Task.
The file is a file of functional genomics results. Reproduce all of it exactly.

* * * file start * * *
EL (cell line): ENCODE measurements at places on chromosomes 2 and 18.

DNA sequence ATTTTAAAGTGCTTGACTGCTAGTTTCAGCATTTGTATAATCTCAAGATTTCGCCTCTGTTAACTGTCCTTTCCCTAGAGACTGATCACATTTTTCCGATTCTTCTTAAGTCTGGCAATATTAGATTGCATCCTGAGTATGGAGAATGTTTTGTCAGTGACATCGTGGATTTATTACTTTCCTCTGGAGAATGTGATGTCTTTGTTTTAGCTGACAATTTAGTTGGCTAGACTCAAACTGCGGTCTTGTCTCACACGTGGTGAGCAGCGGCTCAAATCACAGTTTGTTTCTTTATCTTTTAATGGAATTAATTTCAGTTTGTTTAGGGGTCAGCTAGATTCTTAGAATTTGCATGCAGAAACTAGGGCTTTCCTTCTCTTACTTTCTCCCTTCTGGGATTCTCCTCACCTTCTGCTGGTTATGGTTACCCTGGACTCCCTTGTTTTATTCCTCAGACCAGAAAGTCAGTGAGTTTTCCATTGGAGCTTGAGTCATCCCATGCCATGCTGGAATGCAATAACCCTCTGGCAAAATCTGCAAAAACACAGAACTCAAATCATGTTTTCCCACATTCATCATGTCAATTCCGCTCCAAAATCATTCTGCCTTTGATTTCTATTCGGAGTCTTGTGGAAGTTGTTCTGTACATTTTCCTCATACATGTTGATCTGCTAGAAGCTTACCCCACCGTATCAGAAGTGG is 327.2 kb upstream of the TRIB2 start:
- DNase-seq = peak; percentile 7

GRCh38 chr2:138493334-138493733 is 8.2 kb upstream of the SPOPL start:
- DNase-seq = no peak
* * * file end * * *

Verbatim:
EL (cell line): ENCODE measurements at places on chromosomes 2 and 18.

DNA sequence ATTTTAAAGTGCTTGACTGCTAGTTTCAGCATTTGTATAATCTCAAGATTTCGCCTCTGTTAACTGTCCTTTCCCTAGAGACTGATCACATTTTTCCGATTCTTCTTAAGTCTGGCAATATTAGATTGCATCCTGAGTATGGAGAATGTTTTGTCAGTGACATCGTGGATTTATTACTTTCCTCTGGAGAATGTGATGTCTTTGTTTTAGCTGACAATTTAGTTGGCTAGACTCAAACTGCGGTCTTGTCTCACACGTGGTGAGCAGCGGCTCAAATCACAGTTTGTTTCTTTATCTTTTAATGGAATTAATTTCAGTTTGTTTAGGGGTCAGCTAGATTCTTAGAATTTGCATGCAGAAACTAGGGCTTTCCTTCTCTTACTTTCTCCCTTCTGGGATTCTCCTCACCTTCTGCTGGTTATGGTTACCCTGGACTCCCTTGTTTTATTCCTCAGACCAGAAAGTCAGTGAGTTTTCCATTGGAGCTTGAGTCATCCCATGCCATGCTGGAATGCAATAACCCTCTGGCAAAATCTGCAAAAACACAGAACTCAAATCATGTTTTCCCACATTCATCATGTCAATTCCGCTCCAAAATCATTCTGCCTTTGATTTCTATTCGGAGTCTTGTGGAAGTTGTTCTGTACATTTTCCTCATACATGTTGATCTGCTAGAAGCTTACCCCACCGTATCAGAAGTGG is 327.2 kb upstream of the TRIB2 start:
- DNase-seq = peak; percentile 7

GRCh38 chr2:138493334-138493733 is 8.2 kb upstream of the SPOPL start:
- DNase-seq = no peak